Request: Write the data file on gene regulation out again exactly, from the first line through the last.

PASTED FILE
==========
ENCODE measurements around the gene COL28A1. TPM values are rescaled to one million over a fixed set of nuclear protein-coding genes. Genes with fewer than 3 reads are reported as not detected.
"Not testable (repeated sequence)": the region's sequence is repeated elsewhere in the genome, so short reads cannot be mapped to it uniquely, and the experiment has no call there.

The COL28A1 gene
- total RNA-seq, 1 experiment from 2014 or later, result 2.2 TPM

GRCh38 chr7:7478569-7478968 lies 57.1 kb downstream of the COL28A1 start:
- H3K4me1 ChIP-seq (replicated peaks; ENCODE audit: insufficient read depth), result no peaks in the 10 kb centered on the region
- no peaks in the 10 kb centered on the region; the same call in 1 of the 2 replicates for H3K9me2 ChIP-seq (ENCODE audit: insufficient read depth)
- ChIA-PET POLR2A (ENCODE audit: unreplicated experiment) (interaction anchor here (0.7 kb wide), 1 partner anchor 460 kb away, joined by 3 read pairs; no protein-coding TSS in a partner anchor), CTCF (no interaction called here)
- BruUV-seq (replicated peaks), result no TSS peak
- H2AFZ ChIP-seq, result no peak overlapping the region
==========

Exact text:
ENCODE measurements around the gene COL28A1. TPM values are rescaled to one million over a fixed set of nuclear protein-coding genes. Genes with fewer than 3 reads are reported as not detected.
"Not testable (repeated sequence)": the region's sequence is repeated elsewhere in the genome, so short reads cannot be mapped to it uniquely, and the experiment has no call there.

The COL28A1 gene
- total RNA-seq, 1 experiment from 2014 or later, result 2.2 TPM

GRCh38 chr7:7478569-7478968 lies 57.1 kb downstream of the COL28A1 start:
- H3K4me1 ChIP-seq (replicated peaks; ENCODE audit: insufficient read depth), result no peaks in the 10 kb centered on the region
- no peaks in the 10 kb centered on the region; the same call in 1 of the 2 replicates for H3K9me2 ChIP-seq (ENCODE audit: insufficient read depth)
- ChIA-PET POLR2A (ENCODE audit: unreplicated experiment) (interaction anchor here (0.7 kb wide), 1 partner anchor 460 kb away, joined by 3 read pairs; no protein-coding TSS in a partner anchor), CTCF (no interaction called here)
- BruUV-seq (replicated peaks), result no TSS peak
- H2AFZ ChIP-seq, result no peak overlapping the region